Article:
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UW Students Research Value of Satellite Images for Monitoring Wyoming Resources


May 18, 2012 — Students at the University of Wyoming found that aspen had budded earlier in a drought year, and that surface area estimates from satellite images matched well with corresponding water levels in Woodruff Narrows Reservoir near Evanston.

Other students used information derived from remotely sensed images to monitor crop growth on a southeast Wyoming wheat farm and the effects of the 2004 Basin Draw fire in northeast Wyoming. The research taught students how to use satellite images and its effectiveness.

Every spring semester, three to five students -- in the Department of Ecosystem Science and Management in the UW College of Agriculture and Natural Resources -- conduct research using remotely sensed data on a topic of their interest, says Ramesh Sivanpillai, research scientist in the Wyoming Geographic Information Science Center. He teaches the college's digital image processing for natural resources management course.

"Most of these students select the farms or ranches owned by family members or forests and public land they have worked on during summer months," he says. "Familiarity about their study areas provides them a unique advantage when analyzing and interpreting satellite images, and for conveying the findings of their study to the landowners or agencies."

Matthew Thoman of Riverton worked on a dryland winter wheat farm east of Cheyenne and was familiar with the fields. By processing Landsat images from the growing seasons of 2007 and 2009, he found growth variations within fields -- despite higher soil moisture levels in 2009 than 2007.

He will share the information with the producer, who could devise plans to correct the deficiencies, Sivanpillai says.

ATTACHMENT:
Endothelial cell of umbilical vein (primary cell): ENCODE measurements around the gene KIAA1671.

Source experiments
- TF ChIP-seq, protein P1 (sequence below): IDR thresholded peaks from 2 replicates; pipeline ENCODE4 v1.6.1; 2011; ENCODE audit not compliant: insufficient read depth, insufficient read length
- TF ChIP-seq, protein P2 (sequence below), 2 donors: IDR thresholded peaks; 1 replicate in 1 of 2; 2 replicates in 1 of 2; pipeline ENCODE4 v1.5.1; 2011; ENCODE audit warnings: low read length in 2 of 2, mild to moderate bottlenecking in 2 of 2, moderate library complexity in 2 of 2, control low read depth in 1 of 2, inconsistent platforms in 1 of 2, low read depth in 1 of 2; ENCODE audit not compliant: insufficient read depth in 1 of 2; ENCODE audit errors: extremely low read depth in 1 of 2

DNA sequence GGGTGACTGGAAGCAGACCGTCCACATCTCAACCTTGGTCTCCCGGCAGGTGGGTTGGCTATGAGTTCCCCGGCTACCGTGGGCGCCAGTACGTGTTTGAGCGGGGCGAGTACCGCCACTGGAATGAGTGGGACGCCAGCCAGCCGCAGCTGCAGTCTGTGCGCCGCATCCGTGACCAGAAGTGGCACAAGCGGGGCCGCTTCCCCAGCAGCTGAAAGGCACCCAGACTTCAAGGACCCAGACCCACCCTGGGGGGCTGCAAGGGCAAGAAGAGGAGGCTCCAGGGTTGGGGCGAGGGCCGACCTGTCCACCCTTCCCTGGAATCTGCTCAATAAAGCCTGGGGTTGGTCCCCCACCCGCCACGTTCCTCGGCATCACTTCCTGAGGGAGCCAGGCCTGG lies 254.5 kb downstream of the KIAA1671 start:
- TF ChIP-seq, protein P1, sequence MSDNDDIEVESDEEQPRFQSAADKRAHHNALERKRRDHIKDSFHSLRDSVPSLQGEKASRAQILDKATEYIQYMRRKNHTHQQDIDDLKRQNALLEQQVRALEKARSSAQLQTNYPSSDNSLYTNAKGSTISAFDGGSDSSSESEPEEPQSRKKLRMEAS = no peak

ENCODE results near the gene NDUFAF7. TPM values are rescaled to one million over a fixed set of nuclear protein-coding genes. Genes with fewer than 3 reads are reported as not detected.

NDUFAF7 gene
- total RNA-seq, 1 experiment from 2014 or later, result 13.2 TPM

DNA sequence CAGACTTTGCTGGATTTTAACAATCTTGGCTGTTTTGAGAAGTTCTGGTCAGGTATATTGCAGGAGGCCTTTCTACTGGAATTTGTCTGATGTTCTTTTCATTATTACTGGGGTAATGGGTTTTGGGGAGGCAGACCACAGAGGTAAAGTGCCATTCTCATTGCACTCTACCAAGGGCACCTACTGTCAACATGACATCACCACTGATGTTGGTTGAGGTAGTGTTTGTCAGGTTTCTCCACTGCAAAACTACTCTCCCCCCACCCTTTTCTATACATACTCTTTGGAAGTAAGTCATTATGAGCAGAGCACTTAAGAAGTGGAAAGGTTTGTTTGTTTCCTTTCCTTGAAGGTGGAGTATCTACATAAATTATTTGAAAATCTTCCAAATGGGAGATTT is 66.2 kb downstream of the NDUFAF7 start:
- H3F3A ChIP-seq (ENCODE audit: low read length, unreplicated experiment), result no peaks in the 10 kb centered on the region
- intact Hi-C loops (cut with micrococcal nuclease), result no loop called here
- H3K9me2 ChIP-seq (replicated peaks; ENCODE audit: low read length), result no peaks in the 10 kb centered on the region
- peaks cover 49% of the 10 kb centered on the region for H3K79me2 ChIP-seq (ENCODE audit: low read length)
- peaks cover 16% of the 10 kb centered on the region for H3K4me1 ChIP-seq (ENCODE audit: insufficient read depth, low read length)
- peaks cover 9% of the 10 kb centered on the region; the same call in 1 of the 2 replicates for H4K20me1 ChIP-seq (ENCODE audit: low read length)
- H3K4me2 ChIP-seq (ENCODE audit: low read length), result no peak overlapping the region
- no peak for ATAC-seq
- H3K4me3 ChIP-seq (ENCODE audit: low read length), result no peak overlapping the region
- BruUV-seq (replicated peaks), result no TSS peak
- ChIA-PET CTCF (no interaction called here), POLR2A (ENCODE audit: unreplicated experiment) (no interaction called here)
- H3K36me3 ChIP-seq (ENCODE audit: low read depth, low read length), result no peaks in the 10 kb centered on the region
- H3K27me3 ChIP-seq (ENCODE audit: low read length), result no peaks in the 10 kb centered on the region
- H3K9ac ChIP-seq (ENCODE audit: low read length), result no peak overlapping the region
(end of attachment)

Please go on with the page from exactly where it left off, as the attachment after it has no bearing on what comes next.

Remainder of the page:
Brandt Schiche of Buffalo used Landsat images to glean information about surface area changes on Woodruff Narrows Reservoir. Water from the reservoir is used for irrigation, recreation and industry, and is shared between Utah and Wyoming.

"He found a significant relationship between the surface area estimates derived from Landsat images and the corresponding water levels in the reservoir," Sivanpillai says.

Jason Pindell of Wheatland used MODIS (Moderate Resolution Imaging Spectroradiometer) data to assess differences in the growing pattern of aspen stands in the Medicine Bow National Forest. His research showed aspen put out leaves relatively earlier (bud-burst) in a drought year (2002) in comparison to the bud-burst in a normal year (2009).

Orin Hutchinson of Newcastle had worked with the U.S. Forest Service managing wildfires. He evaluated indices derived from Landsat images that highlighted burned (immediately) and revegetated (few years later) areas after the 2004 Basin Draw fire northwest of Aladdin in Crook County. The fire burned more than 4,500 acres in three days, but its impact and severity varied throughout the landscape.

"His results pointed out that burn severity index values were in good agreement with the data collected in the field," Sivanpillai says. "However, extraneous factors, such as precipitation and management practices, influenced the vegetation regrowth, limiting the effectiveness of satellite data for monitoring regrowth after several years."

Students presented their findings during UW's recent Undergraduate Research Day.

Photo:
Orin Hutchinson analyzes Landsat images acquired after a wildfire on the Wyoming side of the Black Hills National Forest. (UW Photo)

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